Secondly, they have rather cool fully finished tops, in other words, the lead does not go all the way through the pencil. This is really something quite unusual to see.
Interestingly, this advertisement published on Saturday 21 May 1892 in the Cumberland & Westmorland Herald still refers to A Banks. It appears that even though Ann was no longer involved, the new company owners were keen to keep the history of the company as part of their advertisements.
By 1893, a mere 6 years since the formation of Ann Banks Limited, the business was up for sale again.
The announcement was made within the West Cumberland Times on Wednesday 22 February. I’ve decided to keep the article whole, but I’ve also included the advertisement above it.
I’m not quite sure what’s going on with the parrots, but I found it pretty entertaining. Whats the difference between a ‘good’ parrot and a ‘not-good’ parrot, and what was the parrot to canary ratio I wonder?
With the small window of production, pencils with Ann Banks Limited stamping have a certain amount of rarity to them. The example below was clearly made in 1888, which would put it in the first year of production.
As with most company news, the winding up of Ann Banks Limited was published in the Gazette on 9 may 1893.
Things move a little quickly here. It looks like following the winding up of Ann Banks Limited, the chairman, Mumberson, continued the business under Ann Banks and Partners. This appears that this happened straight away as the advertising in the English Lakes Visitor from Saturday 07 October 1893 includes the new branding.
However, on Wednesday 10 October 1894 the West Cumberland Times advertised the sale of Ann Banks & Partners’ premises and contents.
On Saturday 3 November 1894, the Maryport Advertiser reported that Reuben Mumberson (a name we have come across before above) had purchased the assets of Ann Banks & Partners.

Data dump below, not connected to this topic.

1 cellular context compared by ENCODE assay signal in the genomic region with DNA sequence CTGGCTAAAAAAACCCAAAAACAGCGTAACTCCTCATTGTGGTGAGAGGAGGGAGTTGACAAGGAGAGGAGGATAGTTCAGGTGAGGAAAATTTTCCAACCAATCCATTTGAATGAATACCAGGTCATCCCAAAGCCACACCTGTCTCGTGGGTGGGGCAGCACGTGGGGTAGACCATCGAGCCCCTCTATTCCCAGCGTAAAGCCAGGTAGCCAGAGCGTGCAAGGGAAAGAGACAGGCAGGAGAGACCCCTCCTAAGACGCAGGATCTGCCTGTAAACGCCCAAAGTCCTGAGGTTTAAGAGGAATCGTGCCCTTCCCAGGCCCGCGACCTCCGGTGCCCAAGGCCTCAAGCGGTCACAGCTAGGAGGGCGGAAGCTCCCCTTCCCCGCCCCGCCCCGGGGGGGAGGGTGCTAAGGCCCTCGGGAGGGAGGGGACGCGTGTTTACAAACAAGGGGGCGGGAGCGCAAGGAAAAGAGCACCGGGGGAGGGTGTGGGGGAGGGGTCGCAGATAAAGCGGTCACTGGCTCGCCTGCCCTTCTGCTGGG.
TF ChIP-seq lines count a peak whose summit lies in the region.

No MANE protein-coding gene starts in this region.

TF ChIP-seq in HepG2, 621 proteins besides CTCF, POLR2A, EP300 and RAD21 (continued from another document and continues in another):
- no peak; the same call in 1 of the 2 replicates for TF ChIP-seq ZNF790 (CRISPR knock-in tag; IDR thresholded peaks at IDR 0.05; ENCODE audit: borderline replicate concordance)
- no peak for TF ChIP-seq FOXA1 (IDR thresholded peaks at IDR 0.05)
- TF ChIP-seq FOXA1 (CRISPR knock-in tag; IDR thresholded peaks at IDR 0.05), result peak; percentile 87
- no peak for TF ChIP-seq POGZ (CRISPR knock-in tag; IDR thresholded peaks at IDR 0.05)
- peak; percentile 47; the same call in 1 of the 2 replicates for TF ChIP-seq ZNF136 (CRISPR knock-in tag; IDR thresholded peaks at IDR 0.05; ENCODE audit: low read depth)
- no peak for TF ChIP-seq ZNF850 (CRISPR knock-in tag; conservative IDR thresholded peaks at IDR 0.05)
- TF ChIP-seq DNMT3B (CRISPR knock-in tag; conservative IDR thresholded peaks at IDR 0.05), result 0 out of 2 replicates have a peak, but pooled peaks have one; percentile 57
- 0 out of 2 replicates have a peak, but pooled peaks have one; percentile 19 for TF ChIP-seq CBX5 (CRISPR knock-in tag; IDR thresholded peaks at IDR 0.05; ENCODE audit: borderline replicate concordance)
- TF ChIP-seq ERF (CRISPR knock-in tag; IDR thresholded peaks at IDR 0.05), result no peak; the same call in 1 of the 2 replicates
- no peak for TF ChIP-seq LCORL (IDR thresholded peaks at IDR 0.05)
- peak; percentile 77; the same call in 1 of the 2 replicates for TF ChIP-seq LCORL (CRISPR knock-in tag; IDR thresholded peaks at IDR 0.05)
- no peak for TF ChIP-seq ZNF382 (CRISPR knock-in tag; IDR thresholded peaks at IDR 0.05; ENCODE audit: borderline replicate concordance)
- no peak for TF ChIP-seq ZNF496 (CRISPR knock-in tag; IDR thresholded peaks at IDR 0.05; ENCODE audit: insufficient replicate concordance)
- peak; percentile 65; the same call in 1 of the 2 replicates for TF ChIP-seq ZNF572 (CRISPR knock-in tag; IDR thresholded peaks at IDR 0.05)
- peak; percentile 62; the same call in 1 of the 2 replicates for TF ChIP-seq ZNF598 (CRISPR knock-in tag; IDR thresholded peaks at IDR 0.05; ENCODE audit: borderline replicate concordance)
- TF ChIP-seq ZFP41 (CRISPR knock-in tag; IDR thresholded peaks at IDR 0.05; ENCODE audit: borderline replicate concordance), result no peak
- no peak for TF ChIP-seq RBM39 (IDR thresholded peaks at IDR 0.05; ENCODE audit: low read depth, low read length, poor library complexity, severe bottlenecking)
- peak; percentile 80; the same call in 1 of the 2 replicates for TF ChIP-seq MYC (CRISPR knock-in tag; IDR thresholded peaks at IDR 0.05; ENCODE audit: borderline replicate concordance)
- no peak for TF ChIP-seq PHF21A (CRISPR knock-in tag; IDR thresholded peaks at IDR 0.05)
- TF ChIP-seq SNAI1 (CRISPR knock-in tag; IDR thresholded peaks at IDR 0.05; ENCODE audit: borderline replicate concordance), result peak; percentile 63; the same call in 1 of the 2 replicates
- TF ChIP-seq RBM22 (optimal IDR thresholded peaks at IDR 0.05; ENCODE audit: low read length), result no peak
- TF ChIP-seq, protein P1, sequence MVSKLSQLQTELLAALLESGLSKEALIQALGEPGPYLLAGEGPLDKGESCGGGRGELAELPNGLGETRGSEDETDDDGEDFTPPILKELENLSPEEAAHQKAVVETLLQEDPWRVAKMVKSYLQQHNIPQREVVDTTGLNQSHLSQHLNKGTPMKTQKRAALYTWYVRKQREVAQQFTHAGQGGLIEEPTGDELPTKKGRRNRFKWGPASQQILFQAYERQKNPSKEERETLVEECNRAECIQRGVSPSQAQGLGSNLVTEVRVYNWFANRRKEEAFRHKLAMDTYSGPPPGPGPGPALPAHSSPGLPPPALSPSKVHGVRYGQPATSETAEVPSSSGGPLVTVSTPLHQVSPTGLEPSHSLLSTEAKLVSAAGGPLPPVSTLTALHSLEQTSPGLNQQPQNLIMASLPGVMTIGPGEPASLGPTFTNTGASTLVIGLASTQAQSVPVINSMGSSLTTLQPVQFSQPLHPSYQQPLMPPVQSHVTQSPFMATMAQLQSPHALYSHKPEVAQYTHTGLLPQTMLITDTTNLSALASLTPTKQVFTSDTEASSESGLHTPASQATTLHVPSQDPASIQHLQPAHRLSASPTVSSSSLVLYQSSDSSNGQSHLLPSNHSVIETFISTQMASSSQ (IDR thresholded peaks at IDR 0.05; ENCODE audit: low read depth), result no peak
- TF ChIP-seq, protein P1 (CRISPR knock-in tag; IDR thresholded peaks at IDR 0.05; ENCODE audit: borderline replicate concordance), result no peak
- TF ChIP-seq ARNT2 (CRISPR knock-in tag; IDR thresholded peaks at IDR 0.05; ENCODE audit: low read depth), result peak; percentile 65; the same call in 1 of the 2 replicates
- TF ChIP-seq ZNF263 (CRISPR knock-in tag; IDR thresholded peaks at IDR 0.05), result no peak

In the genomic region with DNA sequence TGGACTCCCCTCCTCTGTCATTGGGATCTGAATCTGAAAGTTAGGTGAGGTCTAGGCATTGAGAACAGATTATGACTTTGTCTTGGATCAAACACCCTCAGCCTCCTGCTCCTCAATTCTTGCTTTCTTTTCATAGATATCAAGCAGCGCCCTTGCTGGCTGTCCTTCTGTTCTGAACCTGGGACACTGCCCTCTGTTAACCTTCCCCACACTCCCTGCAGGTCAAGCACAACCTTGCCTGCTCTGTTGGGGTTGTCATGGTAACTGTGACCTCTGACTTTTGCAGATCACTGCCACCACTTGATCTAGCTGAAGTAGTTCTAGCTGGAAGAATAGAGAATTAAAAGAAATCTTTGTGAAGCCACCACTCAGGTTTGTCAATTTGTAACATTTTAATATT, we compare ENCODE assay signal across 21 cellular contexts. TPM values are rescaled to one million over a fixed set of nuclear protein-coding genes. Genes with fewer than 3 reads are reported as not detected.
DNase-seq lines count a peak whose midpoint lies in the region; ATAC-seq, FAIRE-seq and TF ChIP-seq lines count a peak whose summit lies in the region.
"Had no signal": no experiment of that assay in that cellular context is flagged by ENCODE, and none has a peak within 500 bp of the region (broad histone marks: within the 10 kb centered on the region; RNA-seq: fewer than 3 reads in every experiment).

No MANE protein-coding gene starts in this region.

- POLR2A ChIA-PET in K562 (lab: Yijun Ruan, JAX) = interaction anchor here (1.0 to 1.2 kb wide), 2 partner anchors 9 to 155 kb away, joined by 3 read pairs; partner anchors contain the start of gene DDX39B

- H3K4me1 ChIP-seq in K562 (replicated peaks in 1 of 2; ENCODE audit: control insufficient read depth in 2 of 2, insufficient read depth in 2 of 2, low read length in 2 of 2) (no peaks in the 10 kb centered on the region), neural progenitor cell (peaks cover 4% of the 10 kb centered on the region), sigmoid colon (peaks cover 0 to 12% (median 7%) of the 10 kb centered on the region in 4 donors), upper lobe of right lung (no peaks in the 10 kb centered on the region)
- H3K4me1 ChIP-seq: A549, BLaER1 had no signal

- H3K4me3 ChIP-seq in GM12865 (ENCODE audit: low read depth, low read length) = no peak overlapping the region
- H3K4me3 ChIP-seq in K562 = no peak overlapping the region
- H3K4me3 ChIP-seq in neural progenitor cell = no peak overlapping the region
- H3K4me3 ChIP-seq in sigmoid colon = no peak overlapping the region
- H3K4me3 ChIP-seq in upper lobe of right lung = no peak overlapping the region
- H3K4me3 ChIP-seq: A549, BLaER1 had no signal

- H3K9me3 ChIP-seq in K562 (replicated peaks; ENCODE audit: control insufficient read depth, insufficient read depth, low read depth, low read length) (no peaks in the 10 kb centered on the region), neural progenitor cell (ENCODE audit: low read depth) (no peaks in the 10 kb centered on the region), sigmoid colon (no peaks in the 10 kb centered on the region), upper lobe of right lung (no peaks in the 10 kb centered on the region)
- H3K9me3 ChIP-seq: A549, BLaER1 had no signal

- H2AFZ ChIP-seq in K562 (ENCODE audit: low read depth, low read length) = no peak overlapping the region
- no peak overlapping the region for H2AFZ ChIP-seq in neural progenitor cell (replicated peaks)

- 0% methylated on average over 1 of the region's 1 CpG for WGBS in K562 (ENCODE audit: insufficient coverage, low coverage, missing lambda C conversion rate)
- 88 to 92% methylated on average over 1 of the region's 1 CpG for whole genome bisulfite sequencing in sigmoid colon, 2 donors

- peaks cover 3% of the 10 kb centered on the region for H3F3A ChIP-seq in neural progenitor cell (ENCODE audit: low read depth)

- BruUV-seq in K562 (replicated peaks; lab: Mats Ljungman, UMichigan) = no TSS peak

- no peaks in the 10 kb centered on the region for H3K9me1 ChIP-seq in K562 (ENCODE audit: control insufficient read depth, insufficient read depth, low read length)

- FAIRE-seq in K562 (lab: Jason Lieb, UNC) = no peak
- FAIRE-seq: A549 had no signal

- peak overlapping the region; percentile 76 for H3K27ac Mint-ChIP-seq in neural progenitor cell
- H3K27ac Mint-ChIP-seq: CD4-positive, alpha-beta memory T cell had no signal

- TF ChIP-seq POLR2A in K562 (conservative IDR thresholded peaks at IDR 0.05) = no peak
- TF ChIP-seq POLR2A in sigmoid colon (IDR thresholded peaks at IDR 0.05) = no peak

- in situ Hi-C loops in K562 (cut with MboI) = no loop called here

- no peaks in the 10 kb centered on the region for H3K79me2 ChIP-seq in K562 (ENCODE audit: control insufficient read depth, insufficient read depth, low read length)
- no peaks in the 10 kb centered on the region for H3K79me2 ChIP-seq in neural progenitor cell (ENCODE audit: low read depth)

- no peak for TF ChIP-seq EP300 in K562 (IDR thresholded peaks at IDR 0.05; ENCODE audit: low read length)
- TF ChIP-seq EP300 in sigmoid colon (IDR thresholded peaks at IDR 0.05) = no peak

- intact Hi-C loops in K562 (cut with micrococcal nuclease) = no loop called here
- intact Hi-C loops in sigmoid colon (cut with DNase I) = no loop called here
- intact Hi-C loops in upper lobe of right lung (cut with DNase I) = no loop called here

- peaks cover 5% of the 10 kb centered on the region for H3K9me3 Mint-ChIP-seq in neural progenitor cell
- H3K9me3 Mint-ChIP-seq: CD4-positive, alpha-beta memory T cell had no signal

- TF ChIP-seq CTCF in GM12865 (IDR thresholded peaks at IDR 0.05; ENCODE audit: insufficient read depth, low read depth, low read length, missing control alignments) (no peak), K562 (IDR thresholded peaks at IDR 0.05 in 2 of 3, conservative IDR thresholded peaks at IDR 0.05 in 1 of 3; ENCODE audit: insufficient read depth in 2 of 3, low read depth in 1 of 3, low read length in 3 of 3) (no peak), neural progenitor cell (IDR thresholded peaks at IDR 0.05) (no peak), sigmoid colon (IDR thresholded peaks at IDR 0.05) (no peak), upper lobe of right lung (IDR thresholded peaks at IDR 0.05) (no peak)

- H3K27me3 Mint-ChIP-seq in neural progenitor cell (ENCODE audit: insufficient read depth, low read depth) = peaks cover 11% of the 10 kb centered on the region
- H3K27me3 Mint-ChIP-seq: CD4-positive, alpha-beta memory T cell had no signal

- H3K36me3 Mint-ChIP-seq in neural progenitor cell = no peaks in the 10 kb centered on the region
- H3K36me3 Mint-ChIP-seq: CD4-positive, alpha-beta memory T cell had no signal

However it wasn’t to be for the continued life of Ann Banks & Partners as it would appear that Mumberson swiftly dissolved the partnership.
The Gazette published the announcement, but it was also mentioned in the Liverpool Mercury on Monday 12 November 1894. So what happened, was it not a viable business? Well this doesn’t appear to be the case and in fact it looks like Mumberson simply got a better offer for the assets.
In 1894 Hogarth & Hayes bought what remained of Ann Banks & Partners. This was something that Hogarth & Hayes were clearly proud of as they continued to highlight this point in advertisements many years later, such as this example from the English Lakes Visitor of 5 August 1899.
If you have an interest in reading some more about Keswick, it might be worth taking a read of my post on Hogarth & Hayes here as a sort of sister post to this one. It’s nice to see that they kept the reference to Ann Banks in their adverts.
In case you were wondering, the two cover images for both parts of this post were taken from the Illustrated Magazine of Art December 1853 issue. This issue featured a long article about the pencil making techniques at the Joseph Banks factory, but from my research, the techniques employed when Ann took over remained largely the same.